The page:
Making a successful transition to the roofing business takes some training and mentorship. The GAF-sponsored CARE (Center for the Advancement of Roofing Excellence) program offers professional educational programs to the roofing industry. More than 230,000 professionals in the USA, Canada, and Mexico have attended CARE courses, including a lot of the guys on Brad Corbin’s Excel Roofing team. “I’m striving to get all my guys steep-slope educated,” he said. “I won’t let anyone become a salesman until they know steep-slope.”

Loyalty pays off — for everyone

His commitment to raising the standard has helped Corbin avoid the worst of the labor crunch. In fact, he sometimes finds himself providing spare crews to other roofing contractors. “I don’t like to do it. That’s how crews get poached. But we always want our people working.” Although he’s able to deploy up to 23 crews on a given day, Corbin said there’s no secret to how he attracts and motivates roofers while others are turning down work. “We treat everyone like a team mate, even when they’re a subcontractor,” he said. “If they’re on our roofs, they’re our men, they’re on the Excel team. I have a production supervisor on every job, working alongside the crew, and that promotes a team atmosphere.” That philosophy extends to all areas of the business. “Loyalty goes a long way, whether you’re a roofing contractor, a distributor, or a manufacturer. I respect the partnership, because frankly, we’d be out of business without our crews.”

Reid Ribble concurred. “Part of the challenge is putting a human face on what we do,” he said. “It’s all about the people.”

Getting the message out

The current labor shortage is not a short-term glitch and won’t be solved with a specific program or campaign. Training programs like those run by GAF can help, as will elevating the professional standards expected of roofing crews, as championed by the NRCA.

But right now, awareness is key. To that end, GAF has launched a Join the Crew campaign, to reach out to the next generation of roofers. The campaign focuses on a message of opportunity to build a secure future, and leverages important messages of pride, good pay and teamwork. To help get the message out, GAF has developed a customizable video, available to contractors, to help them communicate their hiring opportunities.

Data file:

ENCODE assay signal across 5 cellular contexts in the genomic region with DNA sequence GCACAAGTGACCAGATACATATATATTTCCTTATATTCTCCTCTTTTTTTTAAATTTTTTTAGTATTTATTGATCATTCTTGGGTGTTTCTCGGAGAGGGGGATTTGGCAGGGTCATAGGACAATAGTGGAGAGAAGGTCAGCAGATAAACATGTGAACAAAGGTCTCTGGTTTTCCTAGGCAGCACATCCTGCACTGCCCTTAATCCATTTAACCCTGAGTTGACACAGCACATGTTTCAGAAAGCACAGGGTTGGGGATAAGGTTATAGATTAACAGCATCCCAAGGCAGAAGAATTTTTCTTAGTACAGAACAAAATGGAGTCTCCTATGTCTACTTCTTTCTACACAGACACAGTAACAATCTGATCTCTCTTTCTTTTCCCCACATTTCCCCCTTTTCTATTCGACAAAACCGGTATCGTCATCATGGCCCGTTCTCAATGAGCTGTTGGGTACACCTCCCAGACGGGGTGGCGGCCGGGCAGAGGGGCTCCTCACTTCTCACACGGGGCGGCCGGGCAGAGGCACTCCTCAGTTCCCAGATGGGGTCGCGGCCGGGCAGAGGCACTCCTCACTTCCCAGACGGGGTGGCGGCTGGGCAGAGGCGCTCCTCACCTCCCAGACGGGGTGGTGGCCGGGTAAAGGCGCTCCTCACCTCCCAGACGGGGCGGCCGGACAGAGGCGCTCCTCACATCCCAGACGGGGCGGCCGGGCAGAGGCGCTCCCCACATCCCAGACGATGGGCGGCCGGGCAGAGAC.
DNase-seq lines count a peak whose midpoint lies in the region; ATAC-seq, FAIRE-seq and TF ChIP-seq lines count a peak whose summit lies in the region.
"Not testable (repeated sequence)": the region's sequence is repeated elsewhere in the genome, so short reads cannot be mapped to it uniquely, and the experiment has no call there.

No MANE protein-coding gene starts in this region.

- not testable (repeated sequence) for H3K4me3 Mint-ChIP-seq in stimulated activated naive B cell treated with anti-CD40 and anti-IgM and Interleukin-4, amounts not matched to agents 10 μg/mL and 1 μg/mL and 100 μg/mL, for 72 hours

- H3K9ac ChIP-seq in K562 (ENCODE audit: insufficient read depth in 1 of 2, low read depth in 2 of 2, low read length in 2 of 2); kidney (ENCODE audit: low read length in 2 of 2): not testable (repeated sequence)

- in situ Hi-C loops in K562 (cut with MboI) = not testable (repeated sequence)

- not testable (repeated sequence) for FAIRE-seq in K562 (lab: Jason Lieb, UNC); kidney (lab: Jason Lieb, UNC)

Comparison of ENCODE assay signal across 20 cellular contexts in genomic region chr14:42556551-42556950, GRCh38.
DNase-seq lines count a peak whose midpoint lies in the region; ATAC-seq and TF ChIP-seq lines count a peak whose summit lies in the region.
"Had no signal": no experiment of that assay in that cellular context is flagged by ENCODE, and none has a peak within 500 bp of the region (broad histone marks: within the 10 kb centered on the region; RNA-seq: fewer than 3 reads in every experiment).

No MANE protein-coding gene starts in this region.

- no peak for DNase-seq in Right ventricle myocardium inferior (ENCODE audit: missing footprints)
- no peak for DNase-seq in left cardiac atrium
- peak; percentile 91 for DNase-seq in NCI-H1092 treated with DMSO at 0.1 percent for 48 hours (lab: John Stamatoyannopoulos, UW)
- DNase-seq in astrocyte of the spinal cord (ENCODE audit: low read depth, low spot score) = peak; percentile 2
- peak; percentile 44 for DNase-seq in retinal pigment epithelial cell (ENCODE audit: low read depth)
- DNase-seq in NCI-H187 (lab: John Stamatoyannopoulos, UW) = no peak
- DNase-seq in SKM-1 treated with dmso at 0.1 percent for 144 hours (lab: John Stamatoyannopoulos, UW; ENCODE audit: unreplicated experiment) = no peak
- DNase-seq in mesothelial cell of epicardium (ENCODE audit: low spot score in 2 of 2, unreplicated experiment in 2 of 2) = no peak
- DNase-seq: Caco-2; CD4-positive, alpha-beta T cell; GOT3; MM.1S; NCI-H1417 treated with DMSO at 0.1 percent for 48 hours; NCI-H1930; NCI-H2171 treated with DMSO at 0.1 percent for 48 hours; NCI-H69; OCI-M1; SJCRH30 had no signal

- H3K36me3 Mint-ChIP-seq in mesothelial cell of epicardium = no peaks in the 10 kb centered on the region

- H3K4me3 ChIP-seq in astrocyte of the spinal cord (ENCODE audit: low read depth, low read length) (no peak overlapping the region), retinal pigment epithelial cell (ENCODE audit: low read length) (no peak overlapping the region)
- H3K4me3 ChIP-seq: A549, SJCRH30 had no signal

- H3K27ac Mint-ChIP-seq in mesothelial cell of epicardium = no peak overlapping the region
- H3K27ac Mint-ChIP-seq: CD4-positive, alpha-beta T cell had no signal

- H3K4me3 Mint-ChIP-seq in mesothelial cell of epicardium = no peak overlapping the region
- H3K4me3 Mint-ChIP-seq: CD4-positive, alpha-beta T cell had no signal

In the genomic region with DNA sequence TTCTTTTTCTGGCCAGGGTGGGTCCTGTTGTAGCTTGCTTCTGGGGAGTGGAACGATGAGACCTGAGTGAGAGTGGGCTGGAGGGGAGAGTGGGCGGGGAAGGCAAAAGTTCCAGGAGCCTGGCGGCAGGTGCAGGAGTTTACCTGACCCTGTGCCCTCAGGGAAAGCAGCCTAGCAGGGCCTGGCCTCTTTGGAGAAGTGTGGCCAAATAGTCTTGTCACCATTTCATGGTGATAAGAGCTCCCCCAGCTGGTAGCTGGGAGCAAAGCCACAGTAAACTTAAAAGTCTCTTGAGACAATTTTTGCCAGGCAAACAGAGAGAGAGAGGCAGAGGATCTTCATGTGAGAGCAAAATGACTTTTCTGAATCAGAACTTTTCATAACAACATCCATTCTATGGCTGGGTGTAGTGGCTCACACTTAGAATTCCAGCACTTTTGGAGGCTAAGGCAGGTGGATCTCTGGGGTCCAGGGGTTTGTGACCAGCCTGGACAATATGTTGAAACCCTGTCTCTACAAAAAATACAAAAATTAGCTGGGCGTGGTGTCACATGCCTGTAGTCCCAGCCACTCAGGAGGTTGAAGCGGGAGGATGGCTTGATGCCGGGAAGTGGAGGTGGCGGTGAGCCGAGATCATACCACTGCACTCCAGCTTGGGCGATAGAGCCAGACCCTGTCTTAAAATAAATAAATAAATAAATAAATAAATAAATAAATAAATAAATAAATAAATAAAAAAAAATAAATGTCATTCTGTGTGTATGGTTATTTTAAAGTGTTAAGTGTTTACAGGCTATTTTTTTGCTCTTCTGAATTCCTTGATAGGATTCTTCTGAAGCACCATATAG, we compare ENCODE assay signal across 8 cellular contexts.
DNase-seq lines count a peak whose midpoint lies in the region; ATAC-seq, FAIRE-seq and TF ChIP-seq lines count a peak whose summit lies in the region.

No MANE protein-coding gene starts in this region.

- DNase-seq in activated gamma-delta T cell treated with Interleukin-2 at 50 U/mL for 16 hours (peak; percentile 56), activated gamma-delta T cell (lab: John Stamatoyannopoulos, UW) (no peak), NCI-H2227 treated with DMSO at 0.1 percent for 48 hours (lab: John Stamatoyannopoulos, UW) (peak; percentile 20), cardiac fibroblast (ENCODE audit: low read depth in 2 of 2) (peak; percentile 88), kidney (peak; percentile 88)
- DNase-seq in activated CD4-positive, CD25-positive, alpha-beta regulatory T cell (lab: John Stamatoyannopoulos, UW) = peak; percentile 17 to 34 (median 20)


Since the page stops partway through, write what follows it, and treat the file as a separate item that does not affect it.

Skilled, underemployed craftspeople need to be made aware that good-paying, steady work is waiting for them. The next step on their career ladder is a rung on an actual ladder. And from up there, the sky is, literally, the limit.

To Instill a Sense of Community, Sika Sarnafil has Sponsored IRE Community Service Day for Eight Years Running

Community Service Day

Volunteers doing much needed repairs on a Las Vegas area home for the 2017 IRE Community Service Day.

For eight years, in conjunction with the International Roofing Expo® (IRE), Informa partners with Rebuilding Together® for the annual IRE Community Service Day. It has become an honored tradition that enables members of the roofing industry to give back to the communities where IRE events have taken place by spending the day renovating area homes of families in need.

Sika Sarnafil recognized the value in the Community Service Day as a way of supporting these local communities as well as a great opportunity to bring together various members of the roofing industry to work together to help others. Sika Sarnafil was one of the earliest supporters of the event.

During each Community Service Day, volunteers donate their time to do much needed tasks, including roof system repair or replacement, painting, landscaping and repairing electrical appliances such as air conditioning.

Families who receive the donated services would otherwise not be able to afford to make the needed repairs.

“Since year one, we saw how much these events meant to those receiving aid from the roofing industry, and it felt like a great annual tradition,” says William Bellico, director of marketing and inside sales for Sika Sarnafil. “You really can’t overrate how much it means to those receiving aid.”

Sika Sarnafil is a corporation that strongly believes in giving back to the communities it serves, not only through financial means but also in donating personal time to charitable events such as IRE’s Community Service Day.

“If you talk to a lot of people at our company, you’ll often hear comments about how it feels like a family even though we’re part of a large corporation,” Bellico says. “Our management recognizes the importance of helping foster great community events and instilling that sense of community within our company and the roofing industry in general.”

As Part of United Way Day of Caring, R.H. Marcon Inc. Replaces Roof System on Group Home for Disabled Individuals